Sleep apnea impacts the sleep and overall health and well-being of nearly 860,000 diagnosed Canadian adults 18 years and older. In addition to diagnosed cases, more than one-quarter of Canadian adults experience symptoms associated with having sleep apnea. You may have sleep apnea if you experience some or all of the following top 10 signs and symptoms.
Not every snorer has sleep apnea, but this noisy sleeping habit is one of the condition’s most common symptoms. People with sleep apnea snore because their airways are partially or completely obstructed. When air can’t flow freely through your airway, the distinctive snoring sound results. While regular snorers have relaxed airways, they still receive enough oxygen for regular breathing during sleep.
Since sleep apnea disturbs sleep, sufferers can have as much difficulty concentrating during the day as people who don’t get enough sleep. We all know exhaustion makes concentrating difficult, but research shows that sleep apnea can actually change the brain’s chemistry and make concentration especially challenging.
People with sleep apnea have low levels of gamma-Aminobutyric acid (GABA), a chemical messenger which helps people stay calm, and high levels of glutamate, a chemical messenger which encourages normal brain function. This mix makes people with sleep apnea operate at a heightened, frazzled state which impairs concentration.
Irregular Breathing During Sleep
Sleep apnea is characterized by multiple pauses in breathing during sleep lasting for more than 10 seconds. These pauses, known as apneas, typically last between 10 and 30 seconds. In severe cases, people with sleep apnea may experience these apneas every few minutes. An apnea may be silent or may sound like choking or gasping as the person struggles to take in oxygen.
Irregular breathing impacts the amount of oxygen people with sleep apnea take into their lungs during rest. The brain wants to conserve oxygen levels, so it dilates its arteries to increase blood flow. This dilation increases pressure in the skull, which when coupled with disrupted sleep often results in morning headaches. These headaches usually fade within the first few hours of waking, since normal breathing and oxygen consumption resumes.
People with sleep apnea often feel tired during the day, even if they’ve been asleep for the recommended eight hours. Sleep apnea disturbs sleep, making it impossible for sufferers to get into the deep sleep they need.
Dry Mouth Upon Waking
Obstructive sleep apnea, the most common type of sleep apnea, occurs because the upper airway narrows or collapses entirely during sleep, which causes the sufferer to breathe irregularly. With the upper airway compromised, people with sleep apnea find breathing through their noses difficult. This behaviour causes many sufferers to breathe through their mouths while they’re asleep. Breathing through the mouth dries out the saliva that naturally coats the mouth, which makes it feel dry upon waking.
Dry mouth can trigger other troublesome symptoms including sore throats, bad breath, and persistent thirst.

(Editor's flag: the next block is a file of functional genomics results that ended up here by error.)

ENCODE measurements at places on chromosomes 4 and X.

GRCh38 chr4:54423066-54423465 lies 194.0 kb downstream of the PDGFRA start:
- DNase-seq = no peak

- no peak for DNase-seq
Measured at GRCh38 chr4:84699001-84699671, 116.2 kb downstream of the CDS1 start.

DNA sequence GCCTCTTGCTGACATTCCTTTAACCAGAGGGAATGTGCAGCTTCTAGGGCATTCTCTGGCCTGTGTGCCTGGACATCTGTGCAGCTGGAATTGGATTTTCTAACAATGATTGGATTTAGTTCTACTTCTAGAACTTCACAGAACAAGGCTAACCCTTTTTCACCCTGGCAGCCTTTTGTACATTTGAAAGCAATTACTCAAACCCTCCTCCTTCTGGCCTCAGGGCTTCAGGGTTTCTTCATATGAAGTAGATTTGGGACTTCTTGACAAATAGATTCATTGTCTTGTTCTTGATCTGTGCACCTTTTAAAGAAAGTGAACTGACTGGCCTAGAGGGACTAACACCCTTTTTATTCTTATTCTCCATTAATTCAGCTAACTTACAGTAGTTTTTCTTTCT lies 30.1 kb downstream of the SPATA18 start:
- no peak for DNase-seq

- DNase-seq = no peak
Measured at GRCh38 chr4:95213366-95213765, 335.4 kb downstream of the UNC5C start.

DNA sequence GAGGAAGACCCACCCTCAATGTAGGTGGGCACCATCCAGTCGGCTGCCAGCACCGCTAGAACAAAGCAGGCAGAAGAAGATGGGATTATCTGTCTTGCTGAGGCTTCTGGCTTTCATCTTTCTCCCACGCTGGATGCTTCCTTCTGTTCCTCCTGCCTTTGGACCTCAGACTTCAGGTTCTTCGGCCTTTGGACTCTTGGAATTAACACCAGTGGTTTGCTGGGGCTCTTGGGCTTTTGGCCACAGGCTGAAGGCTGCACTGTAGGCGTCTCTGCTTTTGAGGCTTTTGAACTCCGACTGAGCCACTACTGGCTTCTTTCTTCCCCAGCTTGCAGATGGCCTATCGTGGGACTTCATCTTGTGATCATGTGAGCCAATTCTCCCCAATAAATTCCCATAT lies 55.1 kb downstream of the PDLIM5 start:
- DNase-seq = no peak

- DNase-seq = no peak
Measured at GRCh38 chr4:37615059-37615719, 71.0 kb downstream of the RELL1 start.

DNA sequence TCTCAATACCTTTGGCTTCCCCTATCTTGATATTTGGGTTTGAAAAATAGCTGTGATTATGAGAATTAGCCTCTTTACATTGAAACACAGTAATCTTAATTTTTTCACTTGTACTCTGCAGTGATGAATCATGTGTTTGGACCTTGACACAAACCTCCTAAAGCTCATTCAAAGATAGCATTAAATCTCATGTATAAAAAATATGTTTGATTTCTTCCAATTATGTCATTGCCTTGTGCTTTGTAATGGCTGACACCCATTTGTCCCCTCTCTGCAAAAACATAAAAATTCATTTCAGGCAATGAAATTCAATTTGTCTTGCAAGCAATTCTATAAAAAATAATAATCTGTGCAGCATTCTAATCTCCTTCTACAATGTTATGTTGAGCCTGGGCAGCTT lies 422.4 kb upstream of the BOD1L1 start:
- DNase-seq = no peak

As with other problems that impair sleep, sleep apnea can make you feel moody and irritable. When sleep apnea occurs, the brain doesn’t have access to enough GABA, the chemical which regulates your emotions and helps you stay calm. With low levels of GABA, you’re more likely to snap at people, become easily angered, and generally feel out of sorts.
Irregular breathing, snoring, and other sleep disturbances can all interrupt the sleep of people with sleep apnea. If you often wake during the night, you might have sleep apnea. This point is especially true if you can’t pinpoint another reason for waking, such as needing to use the bathroom, dealing with chronic pain, feeling hungry, or drinking caffeinated beverages before bed.
Memory Loss and Forgetfulness
People with sleep apnea often feel forgetful and struggle to remember information. Their irregular breathing during sleep reduces their oxygen levels at rest, which impacts the essential supply of oxygen to the brain. Exhaustion also plays a part in making sleep apnea sufferers feel foggy.
High Blood Pressure and Stress
Since sleep apnea reduces the amount of oxygen people can take in while they sleep, individuals with sleep apnea often have poor cardiovascular health. Your heart relies on oxygen to work efficiently. With low oxygen in the blood, the heart must work harder to pump blood around the body. This extra exertion causes high blood pressure. When your blood pressure is high, you’re more prone to high stress levels. High levels of glutamate, as observed in the brains of sleep apnea sufferers, also increase stress levels.
Untreated sleep apnea is linked to a range of health problems including high blood pressure, heart attacks, obesity, Type 2 diabetes, and strokes. A range of treatment options exist, from CPAP machines to dental treatment devices for mild cases. Make an appointment with one of our dentists to discuss treatment options at a 123Dentist clinic near you.